What is the CISM Certification?

CISM, which stands for Certified Information Security Manager, is a certification provided by ISACA (Information Systems Council Audit and Control Association) that indicates the ability of an individual to merge information security with the business goals of a company. It emphasizes how management skills relate to IT security. It’s perfect for anyone in the infosec with an interest in the managerial aspects of information security, as opposed to the technical aspects. This could include IT managers, consultants, auditors, and any chief financial officer, as well as anyone hoping to attain one of these positions in the future.

Why Become a CISM?

There are a few key reasons why it’s worth it to become a CISM if you’re involved or want to be involved in the information security programs of a country. First, it gives you a foundational knowledge of ITS and managerial concepts. Second, it often comes with a pay raise. According to Certification Magazine’s most recent data, the average pay for a CISM is $127,063, at the top of a list of 163 different security certifications. Third, employers love it– and for good reason:

  • It’s a good way to screen potential employees. If someone is a CISM, it generally means that they have the foundational knowledge to make smart information security and managerial decisions.
  • Having CISMs on board lends security credibility to the company.
  • CISMs are able to assess company practices and policies and make changes that lead to more secure information practices.
  • It leads to customer retention because having CISMs as part of the team demonstrates real commitment to security.

How do You Become a CISM?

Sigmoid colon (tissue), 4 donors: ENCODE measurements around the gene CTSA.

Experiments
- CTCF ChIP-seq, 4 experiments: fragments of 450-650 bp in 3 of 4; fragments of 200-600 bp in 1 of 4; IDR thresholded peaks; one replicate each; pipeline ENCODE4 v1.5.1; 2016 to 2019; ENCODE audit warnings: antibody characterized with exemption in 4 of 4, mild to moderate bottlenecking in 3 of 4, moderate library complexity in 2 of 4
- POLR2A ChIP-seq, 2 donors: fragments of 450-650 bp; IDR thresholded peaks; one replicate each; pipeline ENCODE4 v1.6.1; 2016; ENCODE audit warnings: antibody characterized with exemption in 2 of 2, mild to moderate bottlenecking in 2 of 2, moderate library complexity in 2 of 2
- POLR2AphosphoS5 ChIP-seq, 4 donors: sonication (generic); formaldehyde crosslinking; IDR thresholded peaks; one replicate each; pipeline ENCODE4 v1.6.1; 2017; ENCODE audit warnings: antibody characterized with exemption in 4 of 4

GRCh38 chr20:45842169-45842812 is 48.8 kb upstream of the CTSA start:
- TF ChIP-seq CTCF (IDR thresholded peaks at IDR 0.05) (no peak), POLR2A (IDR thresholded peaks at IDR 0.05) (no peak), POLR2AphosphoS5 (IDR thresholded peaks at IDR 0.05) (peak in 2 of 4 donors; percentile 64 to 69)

There are four main steps to becoming a CISM: the CISM exam, work experience, agreement to a code of ethics, and continuing education.

The CISM Exam

The CISM Exam consists of 150 multiple-choice questions covering the following topics:

  • Information Security Governance
  • Information Risk Management
  • Information Security Program Development and Management
  • Information Security Incident Management

You have 4 hours to take the exam, and in order to pass you have to earn a score of at least 450 out of 800. Click here for CISM exam prep options.

To learn more about the anatomy of the CISM exam, download this comprehensive guide to the exam. It includes info about the exam structure, content, application process, and general reasons as to why you should consider getting this in-demand certification.

Work Experience

In order to become a CISM, you have to report at least five years of work experience in the information securities field. Three of these years have to span three of the following job practice areas, which you’ll notice are the same as the CISM exam topics:

  • Information Security Governance
  • Information Risk Management
  • Information Security Program Development and Management
  • Information Security Incident Management

These five years of job experience have to come either in the ten years before you take the CISM exam, or within five years after you take the exam.

Code of Ethics

ISACA provides a strict CISM code of ethics that CISMs are expected to follow.

Continuing Education

To ensure that CISMs are up to date with the latest technology, security practices, etc., ISACA requires CISMs to complete a certain number of continuing education hours every year. This allows the ISACA to make sure that their certifications are producing qualified CPEs.
Once you’re certified, in order to maintain your CISM you have to attain and report a minimum of 120 CISM continuing education hours within three years, starting on 1 January after your certification. Additionally, every year following these three years CISMs have to attain and report at least 20 CISM continuing education hours, counting from 1 January, and pay an annual maintenance fee.
ISACA says of these continuing education hours, “This training must be directly applicable to the management, design or assessment of an enterprise’s information security or the improvement of those skills.” These continuing education hours can come in a number of forms, but a few examples are as follows:

  • ISACA-sponsored conferences and courses
  • University or self-paced courses relating to the management of security information systems
  • Publication of articles or books in this field
  • Exam question development or review

For more information about the CISM exam, click here!